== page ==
State Supreme Court Makes it Easier for Local Government to Raise Taxes, Assessments & Fees on Homeowners
In a 5-2 decision, the California Supreme Court ruled that tax, assessment and fee increases proposed by citizens require only a simple majority vote, and that the stricter two-thirds vote requirement imposed by Proposition 218 only applies to government entities, not citizen initiatives.
“The court decision, if allowed to stand, will mean higher housing costs as local governments partner with special interest groups to inflict more taxes, fees and assessments on homeowners,” Senator Jim Nielsen (R-Tehama) said. “It should be harder to impose taxes on citizens, not easier.”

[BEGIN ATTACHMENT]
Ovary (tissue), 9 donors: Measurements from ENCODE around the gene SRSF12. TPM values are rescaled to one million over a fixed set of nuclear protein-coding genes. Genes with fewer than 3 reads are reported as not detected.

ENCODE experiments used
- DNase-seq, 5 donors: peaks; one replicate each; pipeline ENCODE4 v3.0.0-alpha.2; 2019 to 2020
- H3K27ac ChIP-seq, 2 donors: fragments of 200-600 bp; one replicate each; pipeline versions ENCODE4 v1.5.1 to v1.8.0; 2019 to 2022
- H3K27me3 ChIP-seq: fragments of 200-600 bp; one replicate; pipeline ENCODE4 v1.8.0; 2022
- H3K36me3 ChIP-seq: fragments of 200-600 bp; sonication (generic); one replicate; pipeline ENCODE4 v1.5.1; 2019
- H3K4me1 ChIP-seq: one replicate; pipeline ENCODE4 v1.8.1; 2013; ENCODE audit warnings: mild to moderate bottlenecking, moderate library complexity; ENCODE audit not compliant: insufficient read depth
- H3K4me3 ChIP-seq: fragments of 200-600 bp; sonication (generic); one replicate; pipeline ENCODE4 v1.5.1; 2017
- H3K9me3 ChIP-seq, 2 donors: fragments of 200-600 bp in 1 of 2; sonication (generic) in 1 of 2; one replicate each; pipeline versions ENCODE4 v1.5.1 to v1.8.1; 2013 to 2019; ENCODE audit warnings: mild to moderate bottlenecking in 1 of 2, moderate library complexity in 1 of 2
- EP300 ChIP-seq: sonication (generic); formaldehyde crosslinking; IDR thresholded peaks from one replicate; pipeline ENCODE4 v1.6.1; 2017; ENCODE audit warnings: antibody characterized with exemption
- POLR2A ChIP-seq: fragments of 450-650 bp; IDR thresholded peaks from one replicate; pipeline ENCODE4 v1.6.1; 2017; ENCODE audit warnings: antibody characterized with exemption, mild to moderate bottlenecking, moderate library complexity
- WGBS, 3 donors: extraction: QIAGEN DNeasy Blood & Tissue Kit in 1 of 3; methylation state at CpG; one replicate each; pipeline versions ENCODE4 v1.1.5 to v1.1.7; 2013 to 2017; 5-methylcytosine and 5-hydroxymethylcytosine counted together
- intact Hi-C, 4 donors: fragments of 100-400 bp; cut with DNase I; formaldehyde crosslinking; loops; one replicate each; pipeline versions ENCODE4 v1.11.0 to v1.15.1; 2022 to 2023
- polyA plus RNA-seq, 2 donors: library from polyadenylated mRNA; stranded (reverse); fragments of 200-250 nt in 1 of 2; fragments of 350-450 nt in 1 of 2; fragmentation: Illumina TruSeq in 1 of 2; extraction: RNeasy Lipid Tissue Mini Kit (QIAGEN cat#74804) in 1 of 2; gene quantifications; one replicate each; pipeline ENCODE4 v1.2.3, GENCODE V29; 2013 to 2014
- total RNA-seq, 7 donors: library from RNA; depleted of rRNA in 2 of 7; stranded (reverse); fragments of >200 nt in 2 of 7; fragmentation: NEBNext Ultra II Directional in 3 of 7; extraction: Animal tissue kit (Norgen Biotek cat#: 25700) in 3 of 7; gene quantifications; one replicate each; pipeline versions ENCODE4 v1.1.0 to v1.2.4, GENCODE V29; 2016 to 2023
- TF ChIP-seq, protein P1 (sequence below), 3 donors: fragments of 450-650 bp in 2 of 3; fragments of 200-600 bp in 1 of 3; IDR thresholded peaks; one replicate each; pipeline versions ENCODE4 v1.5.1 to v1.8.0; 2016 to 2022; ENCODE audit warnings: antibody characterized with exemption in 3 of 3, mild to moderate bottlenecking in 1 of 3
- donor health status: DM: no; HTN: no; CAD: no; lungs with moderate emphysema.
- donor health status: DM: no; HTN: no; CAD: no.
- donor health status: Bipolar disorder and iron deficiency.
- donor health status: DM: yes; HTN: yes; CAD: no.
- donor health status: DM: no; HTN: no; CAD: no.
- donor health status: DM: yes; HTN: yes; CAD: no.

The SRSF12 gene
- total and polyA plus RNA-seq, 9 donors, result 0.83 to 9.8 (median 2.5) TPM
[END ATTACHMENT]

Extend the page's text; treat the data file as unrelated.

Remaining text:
The court case, California Cannabis Coalition v. City of Upland, was centered on a local initiative that would have repealed existing city ordinances in order to legalize and tax medical marijuana dispensaries.
As one of the original proponents of Proposition 13 to protect homeowners from ever-increasing property taxes, Senator Nielsen condemned the high courts’ decision.
“In passing Proposition 218, the voters imposed restraint on government from all local taxes, not just some. The majority on the Supreme Court was being creative in their interpretation of Proposition 218.”